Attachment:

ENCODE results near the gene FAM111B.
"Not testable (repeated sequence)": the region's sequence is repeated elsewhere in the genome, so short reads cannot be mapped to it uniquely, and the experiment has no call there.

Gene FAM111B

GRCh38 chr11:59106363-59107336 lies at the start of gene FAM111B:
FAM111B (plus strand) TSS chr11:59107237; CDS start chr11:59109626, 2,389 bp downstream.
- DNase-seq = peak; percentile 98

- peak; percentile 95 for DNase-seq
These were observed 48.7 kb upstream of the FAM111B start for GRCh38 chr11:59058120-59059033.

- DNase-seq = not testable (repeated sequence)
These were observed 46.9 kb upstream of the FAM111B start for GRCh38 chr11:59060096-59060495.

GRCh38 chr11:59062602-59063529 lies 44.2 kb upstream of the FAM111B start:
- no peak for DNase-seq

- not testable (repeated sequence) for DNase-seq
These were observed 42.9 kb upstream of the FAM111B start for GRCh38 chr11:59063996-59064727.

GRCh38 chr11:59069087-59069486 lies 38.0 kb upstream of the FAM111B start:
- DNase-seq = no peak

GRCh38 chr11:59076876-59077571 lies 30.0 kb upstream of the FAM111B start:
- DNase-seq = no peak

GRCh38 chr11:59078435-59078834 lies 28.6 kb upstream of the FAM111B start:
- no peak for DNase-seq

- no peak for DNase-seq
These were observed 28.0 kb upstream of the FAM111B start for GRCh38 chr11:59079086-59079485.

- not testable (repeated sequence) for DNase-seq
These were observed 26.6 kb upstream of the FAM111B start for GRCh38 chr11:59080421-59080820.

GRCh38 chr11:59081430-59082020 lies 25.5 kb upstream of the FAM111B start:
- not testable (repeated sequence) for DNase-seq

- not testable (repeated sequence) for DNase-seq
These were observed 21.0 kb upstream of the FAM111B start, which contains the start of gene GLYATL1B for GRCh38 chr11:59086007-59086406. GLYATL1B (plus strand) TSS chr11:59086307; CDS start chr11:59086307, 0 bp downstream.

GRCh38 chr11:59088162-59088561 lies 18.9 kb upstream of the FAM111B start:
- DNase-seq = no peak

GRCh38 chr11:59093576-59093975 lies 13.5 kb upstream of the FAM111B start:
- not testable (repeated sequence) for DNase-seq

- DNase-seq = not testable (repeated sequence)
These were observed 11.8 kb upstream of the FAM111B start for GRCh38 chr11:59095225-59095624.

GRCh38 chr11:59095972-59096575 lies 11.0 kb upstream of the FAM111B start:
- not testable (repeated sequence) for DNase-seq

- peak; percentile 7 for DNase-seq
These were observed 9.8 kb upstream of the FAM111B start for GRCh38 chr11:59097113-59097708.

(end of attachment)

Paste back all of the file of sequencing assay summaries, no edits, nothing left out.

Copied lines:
ENCODE results near the gene FAM111B.
"Not testable (repeated sequence)": the region's sequence is repeated elsewhere in the genome, so short reads cannot be mapped to it uniquely, and the experiment has no call there.

Gene FAM111B

GRCh38 chr11:59106363-59107336 lies at the start of gene FAM111B:
FAM111B (plus strand) TSS chr11:59107237; CDS start chr11:59109626, 2,389 bp downstream.
- DNase-seq = peak; percentile 98

- peak; percentile 95 for DNase-seq
These were observed 48.7 kb upstream of the FAM111B start for GRCh38 chr11:59058120-59059033.

- DNase-seq = not testable (repeated sequence)
These were observed 46.9 kb upstream of the FAM111B start for GRCh38 chr11:59060096-59060495.

GRCh38 chr11:59062602-59063529 lies 44.2 kb upstream of the FAM111B start:
- no peak for DNase-seq

- not testable (repeated sequence) for DNase-seq
These were observed 42.9 kb upstream of the FAM111B start for GRCh38 chr11:59063996-59064727.

GRCh38 chr11:59069087-59069486 lies 38.0 kb upstream of the FAM111B start:
- DNase-seq = no peak

GRCh38 chr11:59076876-59077571 lies 30.0 kb upstream of the FAM111B start:
- DNase-seq = no peak

GRCh38 chr11:59078435-59078834 lies 28.6 kb upstream of the FAM111B start:
- no peak for DNase-seq

- no peak for DNase-seq
These were observed 28.0 kb upstream of the FAM111B start for GRCh38 chr11:59079086-59079485.

- not testable (repeated sequence) for DNase-seq
These were observed 26.6 kb upstream of the FAM111B start for GRCh38 chr11:59080421-59080820.

GRCh38 chr11:59081430-59082020 lies 25.5 kb upstream of the FAM111B start:
- not testable (repeated sequence) for DNase-seq

- not testable (repeated sequence) for DNase-seq
These were observed 21.0 kb upstream of the FAM111B start, which contains the start of gene GLYATL1B for GRCh38 chr11:59086007-59086406. GLYATL1B (plus strand) TSS chr11:59086307; CDS start chr11:59086307, 0 bp downstream.

GRCh38 chr11:59088162-59088561 lies 18.9 kb upstream of the FAM111B start:
- DNase-seq = no peak

GRCh38 chr11:59093576-59093975 lies 13.5 kb upstream of the FAM111B start:
- not testable (repeated sequence) for DNase-seq

- DNase-seq = not testable (repeated sequence)
These were observed 11.8 kb upstream of the FAM111B start for GRCh38 chr11:59095225-59095624.

GRCh38 chr11:59095972-59096575 lies 11.0 kb upstream of the FAM111B start:
- not testable (repeated sequence) for DNase-seq

- peak; percentile 7 for DNase-seq
These were observed 9.8 kb upstream of the FAM111B start for GRCh38 chr11:59097113-59097708.